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  53.850079, -1.806321 Cloven Hoof Well

Crutch Well, Baildon, West Yorkshire

Healing Well:  OS Grid Reference – SE 14678 38688

Getting Here

Crutch Well pool (Goat Stone carving to rear)

Whether you’re coming here from either Baildon, or Shipley, head for the Cricketer’s Arms on Green Road (ask a local).  About 50 yards uphill from the pub, on the other side of the road, notice the small pool on the green surrounded by large rocks.  That’s y’ spot!

Archaeology & History

First illustrated on the 1851 6-inch to the mile Ordnance Survey map of the region, this little known medicinal spring of water appears to get its name from the northern dialect word, crutch, meaning a plough, a plough-handle, a spade and variants thereof. (Wright 1898)  There is another possibility of it deriving from “an ash or hazel pole” that were given as payment to workers each day in bygone times—a curious custom in itself! But we actually don’t know for sure and could even assume that people came here on crutches to be cured, or something along those lines.

The place has clear running water and had a chapel built near it in the early 19th century.  The old public house across the road (Cricketer’s Arms) has spring water from this well running underneath it, which was said to never run dry and also keeps the drinks forever cool in warm weather!  A few yards above the source of the spring, on the grass to the north is a small cup-marked stone.  Another cupmarked rock listed by archaeologists as a prehistoric carved stone nearby on the same grass verge is probably of more recent industrial origin.

References:

  1. Baildon, W. Paley, Baildon and the Baildons – parts 1-15, Adelphi: London 1913-1926.
  2. Wright, Joseph, English Dialect Dictionary – volume 1, Henry Frowde: Oxford 1898.

© Paul Bennett, The Northern Antiquarian

Crutch Well

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Crutch Well 53.844231, -1.778399 Crutch Well

Goat Stone Carving, Baildon, West Yorkshire

Cup-Marked Stone:  OS Grid Reference – SE 14690 38699

Also Known as:

  1. Carving no.193 (Boughey & Vickerman)

Getting Here

The goat on its cup-marked stone!

Whether you’re coming here from either Baildon, or Shipley, head for the Cricketer’s Arms pub on Green Road (ask a local).  About 50 yards uphill from the pub, on the other side of the road, notice the small pool on the green surrounded by large rocks: it’s the small stone about 15 yards behind the source of the spring. The goats living there usually give the game away!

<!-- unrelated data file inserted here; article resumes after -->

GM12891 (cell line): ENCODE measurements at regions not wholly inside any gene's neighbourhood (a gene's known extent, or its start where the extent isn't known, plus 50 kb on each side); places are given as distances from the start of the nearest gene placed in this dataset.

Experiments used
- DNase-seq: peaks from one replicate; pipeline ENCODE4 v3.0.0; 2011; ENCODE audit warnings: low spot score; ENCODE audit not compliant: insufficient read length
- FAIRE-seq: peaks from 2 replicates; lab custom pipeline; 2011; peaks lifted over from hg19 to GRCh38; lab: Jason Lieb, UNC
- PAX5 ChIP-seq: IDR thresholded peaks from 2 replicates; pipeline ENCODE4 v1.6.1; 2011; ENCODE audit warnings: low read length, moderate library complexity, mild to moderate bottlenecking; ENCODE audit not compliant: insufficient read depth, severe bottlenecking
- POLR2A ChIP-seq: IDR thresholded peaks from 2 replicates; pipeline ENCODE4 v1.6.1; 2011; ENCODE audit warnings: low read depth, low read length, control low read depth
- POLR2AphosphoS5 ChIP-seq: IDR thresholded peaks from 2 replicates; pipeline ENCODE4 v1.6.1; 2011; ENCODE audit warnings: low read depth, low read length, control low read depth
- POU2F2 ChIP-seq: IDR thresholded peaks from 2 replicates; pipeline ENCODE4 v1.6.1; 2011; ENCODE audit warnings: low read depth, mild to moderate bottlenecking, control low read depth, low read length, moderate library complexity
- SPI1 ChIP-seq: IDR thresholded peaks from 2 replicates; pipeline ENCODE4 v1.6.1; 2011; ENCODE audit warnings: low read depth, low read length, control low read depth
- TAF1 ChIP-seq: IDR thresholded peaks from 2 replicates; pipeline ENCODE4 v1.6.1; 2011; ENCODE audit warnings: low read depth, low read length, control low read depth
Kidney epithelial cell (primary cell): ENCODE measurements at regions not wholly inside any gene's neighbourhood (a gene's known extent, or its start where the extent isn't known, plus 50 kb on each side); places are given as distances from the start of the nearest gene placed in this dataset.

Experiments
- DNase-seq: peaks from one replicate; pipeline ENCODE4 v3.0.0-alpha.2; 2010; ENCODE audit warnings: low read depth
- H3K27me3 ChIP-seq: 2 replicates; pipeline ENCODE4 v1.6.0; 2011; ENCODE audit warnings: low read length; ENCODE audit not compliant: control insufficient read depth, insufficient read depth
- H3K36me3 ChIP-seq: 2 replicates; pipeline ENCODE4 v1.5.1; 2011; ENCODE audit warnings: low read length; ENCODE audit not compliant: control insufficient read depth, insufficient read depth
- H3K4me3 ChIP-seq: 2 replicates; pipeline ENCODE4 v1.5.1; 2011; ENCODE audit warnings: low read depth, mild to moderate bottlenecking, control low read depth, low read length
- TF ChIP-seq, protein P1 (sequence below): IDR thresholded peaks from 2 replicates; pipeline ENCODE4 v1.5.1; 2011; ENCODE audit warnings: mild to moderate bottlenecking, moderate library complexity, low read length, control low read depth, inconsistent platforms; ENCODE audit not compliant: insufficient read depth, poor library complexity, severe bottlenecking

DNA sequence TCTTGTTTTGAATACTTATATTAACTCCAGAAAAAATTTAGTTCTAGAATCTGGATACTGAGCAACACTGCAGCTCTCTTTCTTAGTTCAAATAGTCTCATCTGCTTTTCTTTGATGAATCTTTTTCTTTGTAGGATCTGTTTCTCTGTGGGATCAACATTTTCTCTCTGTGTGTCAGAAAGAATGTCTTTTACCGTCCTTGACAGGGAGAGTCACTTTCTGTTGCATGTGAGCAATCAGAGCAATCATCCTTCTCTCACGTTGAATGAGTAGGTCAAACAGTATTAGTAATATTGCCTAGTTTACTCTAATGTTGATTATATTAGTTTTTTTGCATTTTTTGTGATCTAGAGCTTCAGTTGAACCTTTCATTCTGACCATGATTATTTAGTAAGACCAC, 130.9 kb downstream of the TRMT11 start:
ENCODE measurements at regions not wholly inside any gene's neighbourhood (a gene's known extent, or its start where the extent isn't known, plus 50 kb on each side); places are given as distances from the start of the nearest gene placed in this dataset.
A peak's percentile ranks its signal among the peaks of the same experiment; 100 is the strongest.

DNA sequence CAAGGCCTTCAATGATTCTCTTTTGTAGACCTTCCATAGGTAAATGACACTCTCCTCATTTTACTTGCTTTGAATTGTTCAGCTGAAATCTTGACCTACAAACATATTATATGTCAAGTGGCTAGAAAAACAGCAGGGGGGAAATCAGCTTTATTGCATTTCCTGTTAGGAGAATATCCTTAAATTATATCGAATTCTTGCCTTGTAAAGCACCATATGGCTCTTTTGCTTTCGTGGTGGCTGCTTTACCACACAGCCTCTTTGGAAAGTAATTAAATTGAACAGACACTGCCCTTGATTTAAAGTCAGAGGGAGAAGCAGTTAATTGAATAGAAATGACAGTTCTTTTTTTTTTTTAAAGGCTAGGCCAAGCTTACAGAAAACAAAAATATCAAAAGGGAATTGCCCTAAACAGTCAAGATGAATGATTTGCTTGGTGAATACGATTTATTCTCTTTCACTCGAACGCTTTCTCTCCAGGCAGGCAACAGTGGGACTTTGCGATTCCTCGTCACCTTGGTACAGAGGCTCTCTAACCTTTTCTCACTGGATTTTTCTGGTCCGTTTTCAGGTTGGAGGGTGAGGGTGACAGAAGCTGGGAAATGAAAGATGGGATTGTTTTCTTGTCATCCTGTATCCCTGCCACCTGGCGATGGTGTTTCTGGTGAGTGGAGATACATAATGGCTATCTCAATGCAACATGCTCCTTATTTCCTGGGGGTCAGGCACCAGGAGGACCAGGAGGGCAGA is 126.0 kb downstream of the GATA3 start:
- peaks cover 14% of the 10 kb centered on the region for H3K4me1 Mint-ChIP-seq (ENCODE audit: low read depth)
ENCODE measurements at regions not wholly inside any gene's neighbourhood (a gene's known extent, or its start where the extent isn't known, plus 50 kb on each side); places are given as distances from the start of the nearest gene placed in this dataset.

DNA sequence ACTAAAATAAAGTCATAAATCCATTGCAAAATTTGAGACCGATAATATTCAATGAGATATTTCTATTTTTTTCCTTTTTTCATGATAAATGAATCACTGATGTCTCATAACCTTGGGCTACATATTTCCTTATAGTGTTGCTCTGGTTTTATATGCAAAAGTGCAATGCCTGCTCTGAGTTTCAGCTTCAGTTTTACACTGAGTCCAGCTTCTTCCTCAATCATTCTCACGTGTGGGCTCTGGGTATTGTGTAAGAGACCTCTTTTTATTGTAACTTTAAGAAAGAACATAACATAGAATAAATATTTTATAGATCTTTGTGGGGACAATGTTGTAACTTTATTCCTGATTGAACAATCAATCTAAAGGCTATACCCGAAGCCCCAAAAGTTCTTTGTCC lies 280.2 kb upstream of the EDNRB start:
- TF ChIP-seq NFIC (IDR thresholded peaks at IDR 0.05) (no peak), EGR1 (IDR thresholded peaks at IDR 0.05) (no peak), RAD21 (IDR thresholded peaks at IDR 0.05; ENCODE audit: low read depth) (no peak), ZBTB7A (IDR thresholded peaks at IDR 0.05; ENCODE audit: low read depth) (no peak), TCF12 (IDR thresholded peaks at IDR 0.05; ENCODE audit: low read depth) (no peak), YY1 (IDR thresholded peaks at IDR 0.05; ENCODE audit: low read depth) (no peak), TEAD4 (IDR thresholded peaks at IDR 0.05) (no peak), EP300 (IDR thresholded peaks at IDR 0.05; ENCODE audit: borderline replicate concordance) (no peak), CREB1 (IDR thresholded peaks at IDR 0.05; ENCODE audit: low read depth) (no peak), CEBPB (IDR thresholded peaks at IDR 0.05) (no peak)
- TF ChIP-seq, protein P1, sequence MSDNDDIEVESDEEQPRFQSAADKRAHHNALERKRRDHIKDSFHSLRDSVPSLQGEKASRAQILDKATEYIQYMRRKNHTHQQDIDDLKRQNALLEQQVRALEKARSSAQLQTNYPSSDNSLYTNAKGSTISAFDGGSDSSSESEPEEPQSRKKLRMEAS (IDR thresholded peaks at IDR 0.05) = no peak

Archaeology & History

This small stone, found amidst a cluster of others surrounding the medicinal Crutch Well, has its name from the friendly goats who live hereby and, when I came here for the first time in a while the other day, had trouble getting one of the little fellas to shift from his stone!  We first found this when we did a lotta venturing around the area when we lived nearby as kids.  This particular stone was noted during one of our many exploratory rambles round here, albeit briefly, when I wrote:

“Before going up the slope to Robin Hood’s House we looked at the stones around Crutch Well and found one with some cup-marks on it, on the grass behind the waters.”

I can’t say for sure, but think this carving was later added in the Boughey & Vickerman (2003) survey as stone no.193.  They described the stone as:

“Creamish coloured rock about 1m N-S and less than 0.5m high carries two possible shallow cups to centre of surface and a possible third cup (doubtful) to N.”

Close-up of the cups

This would seem to be the stone, though there is another faded fourth cup, between the ‘doubtful’ cup and the two distinct ones, with a faded carved line running from it.  Their grid-reference isn’t accurate for this and a companion single cup-marked rock (which I’d say was dodgy!), so I’m not 100% sure that we’re dealing with the same carving.  There are a lot of small rocks here and in the fields opposite, many with industrial marks on them which, over the years, have faded and give the appearance of cup-markings — which most are not!

References:

  1. Bennett, Paul, Of Cups and Rings and Things, unpublished: Shipley 1981.
  2. Boughey, Keith & Vickerman, E.A., Prehistoric Rock Art of the West Riding, WYAS: Wakefield 2003.

© Paul Bennett, The Northern Antiquarian

Goat Stone CR

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Goat Stone CR 53.844330, -1.778217 Goat Stone CR

Baildon Moor Carving (173), West Yorkshire

Cup-and-Ring Stone:  OS Grid Reference – SE 13844 40347

Also Known as:

  1. Carving no.40 (Hedges)

Getting Here

The lovely ‘Carving 173’, Baildon Moor

From Baildon go up onto the moor, turning left to go round Baildon Hill and onto Eldwick, stopping at the car park at the top of the brow. Cross the road and walk along past carving 184, making sure you keep right sticking to the footpath that runs along the edge of the slope (not onto the flats & up to Baildon Hill itself). There are several carvings along here, but this one’s on the right-side of the widening path, another 300 yards past carving 184. Keep your eyes peeled – y’ can’t really miss it!

Archaeology & History

Carving 173, looking south